China has overtaken the U.K. to become the world’s second-largest art market after the U.S., according to research published today.
Auction and gallery sales in China totaled the equivalent of almost 6 billion euros ($8.3 billion) in 2010, giving the country a 23 percent share of the global market, said the British Art Market Federation. The U.S. continues to dominate, with 34 percent. The U.K. remains Europe’s biggest auction center, with 22 percent of international sales.
The full survey is scheduled to be released later today by the Netherlands-based European Fine Art Foundation three days before the world’s largest art and antiques fair, Tefaf, previews in the Dutch city of Maastricht.
Since 2006, the U.K.’s share of the global art market has fallen to 22 percent from 27 percent, the BAMF said in an e- mailed statement. Europe’s share has fallen even more sharply.
“This study makes alarming reading for us,” said Anthony Browne, BAMF’s chairman, in the statement.
He warns that sales are being damaged by a European Union levy that entitles living artists to a portion of the resale value of their work. “The EU alone applies this levy,” he said. “It does not exist in China, the U.S. or Switzerland, our main global competitors.”
The levy was introduced in the U.K. in 2006 under a European Union directive. The BAMF was set up in 1996 to represent the interests of Britain’s auction houses and art trade associations. It’s campaigning against European Commission plans to extend the levy in the U.K. in 2012 to the work of deceased artists 70 years after their deaths.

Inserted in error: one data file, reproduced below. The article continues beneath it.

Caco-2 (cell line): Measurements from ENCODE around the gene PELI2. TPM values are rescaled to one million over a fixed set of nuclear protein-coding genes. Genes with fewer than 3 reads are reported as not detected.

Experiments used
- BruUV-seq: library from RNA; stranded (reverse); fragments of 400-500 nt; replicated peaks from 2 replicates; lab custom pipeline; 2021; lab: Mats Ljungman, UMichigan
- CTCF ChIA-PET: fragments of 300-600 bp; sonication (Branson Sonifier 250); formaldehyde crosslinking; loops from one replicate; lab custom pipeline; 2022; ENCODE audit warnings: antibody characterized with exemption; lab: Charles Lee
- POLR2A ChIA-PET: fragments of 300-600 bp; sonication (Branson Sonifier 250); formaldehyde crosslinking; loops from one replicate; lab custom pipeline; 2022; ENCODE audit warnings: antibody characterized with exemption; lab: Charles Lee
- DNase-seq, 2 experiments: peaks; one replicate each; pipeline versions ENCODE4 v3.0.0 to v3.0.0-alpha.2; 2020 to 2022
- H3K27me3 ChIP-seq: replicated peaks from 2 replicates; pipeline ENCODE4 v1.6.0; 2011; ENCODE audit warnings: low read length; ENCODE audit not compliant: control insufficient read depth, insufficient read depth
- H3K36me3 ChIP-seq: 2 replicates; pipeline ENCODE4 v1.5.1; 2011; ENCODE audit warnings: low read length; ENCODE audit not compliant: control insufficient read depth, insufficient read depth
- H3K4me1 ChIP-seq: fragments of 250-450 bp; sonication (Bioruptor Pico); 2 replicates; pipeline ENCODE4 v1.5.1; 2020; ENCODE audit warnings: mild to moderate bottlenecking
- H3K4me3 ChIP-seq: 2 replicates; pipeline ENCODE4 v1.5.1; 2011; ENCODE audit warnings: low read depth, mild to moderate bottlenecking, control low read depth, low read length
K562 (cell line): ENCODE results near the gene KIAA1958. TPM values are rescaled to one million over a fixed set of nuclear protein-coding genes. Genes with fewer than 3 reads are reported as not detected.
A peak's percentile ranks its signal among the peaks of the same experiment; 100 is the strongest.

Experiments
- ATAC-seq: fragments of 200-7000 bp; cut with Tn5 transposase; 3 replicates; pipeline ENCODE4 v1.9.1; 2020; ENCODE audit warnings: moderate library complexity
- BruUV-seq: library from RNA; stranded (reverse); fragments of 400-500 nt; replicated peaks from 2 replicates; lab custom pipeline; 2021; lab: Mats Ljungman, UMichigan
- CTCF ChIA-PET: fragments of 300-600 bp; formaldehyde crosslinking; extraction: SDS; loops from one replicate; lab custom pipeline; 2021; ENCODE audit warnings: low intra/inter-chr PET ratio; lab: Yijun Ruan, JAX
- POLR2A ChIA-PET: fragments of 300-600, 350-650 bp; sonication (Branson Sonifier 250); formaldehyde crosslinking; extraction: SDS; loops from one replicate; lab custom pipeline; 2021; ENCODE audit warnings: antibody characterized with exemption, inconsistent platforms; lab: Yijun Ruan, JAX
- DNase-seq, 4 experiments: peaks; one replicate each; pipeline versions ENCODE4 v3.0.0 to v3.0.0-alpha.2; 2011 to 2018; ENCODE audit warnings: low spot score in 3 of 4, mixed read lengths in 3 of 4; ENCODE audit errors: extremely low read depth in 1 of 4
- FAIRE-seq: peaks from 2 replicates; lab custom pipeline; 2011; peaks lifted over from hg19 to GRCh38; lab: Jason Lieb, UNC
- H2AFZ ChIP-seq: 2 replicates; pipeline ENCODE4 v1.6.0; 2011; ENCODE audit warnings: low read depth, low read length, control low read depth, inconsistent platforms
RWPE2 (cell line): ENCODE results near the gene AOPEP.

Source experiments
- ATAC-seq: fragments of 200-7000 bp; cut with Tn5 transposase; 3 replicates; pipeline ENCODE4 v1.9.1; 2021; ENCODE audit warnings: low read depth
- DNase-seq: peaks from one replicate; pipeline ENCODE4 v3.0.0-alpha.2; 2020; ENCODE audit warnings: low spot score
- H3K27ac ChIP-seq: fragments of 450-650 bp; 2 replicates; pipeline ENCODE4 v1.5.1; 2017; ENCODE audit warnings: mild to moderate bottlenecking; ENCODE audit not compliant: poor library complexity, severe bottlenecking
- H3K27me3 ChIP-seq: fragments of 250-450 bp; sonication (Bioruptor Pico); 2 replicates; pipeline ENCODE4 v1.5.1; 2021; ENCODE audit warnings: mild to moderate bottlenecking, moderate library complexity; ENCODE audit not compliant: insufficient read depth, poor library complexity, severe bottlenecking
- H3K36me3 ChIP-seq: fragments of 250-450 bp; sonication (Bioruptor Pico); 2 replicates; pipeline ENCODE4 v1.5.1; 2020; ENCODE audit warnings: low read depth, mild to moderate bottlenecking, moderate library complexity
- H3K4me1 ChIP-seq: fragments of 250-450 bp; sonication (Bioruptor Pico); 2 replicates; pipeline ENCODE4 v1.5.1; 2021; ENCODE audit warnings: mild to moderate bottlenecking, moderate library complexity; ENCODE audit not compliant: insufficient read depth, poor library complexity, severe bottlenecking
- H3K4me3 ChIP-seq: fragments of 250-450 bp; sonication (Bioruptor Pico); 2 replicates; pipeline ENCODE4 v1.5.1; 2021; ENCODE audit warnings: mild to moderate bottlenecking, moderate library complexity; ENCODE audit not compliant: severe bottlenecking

The European Fine Art Foundation’s study “The International Art Market in 2010: Crisis and Recovery” comes as more than 260 dealers prepare for Tefaf. The event will offer 30,000 works with a total value of more than 1 billion euros, said insurers.
International sales of art and antiques totaled 43 billion euros in 2010, a 52 percent increase on 2009, when the market suffered from economic worries and sluggish growth, the Tefaf report said.
The recovery was strongest in the U.S. and China. Art sales in the latter have nearly doubled in value since 2009, according to the report, prepared by Clare McAndrew, founder of the Dublin-based consulting company Arts Economics. The headline figures combine transactions made by both dealers and auction houses.
Modern and contemporary art represented 58 percent of the 2010 sales with pre-1950 pieces accounting for six times the value of more recent works. The auction sector has become dependent on individual lots selling for more than 50,000 euros.
Results such as the record $106.5 million paid for Picasso’s 1932 “Nude, Green Leaves and Bust” accounted for 81 percent of the market by value, though only 5 percent by volume.
“Buyers were seeking higher quality or well-established works, whereas sales in the middle of the market were recovering more slowly,” the report said.
The Tefaf preview for VIPs is on Thursday March 17.
(Scott Reyburn writes about the art market for Muse, the arts and culture section of Bloomberg News. Opinions expressed are his own.)
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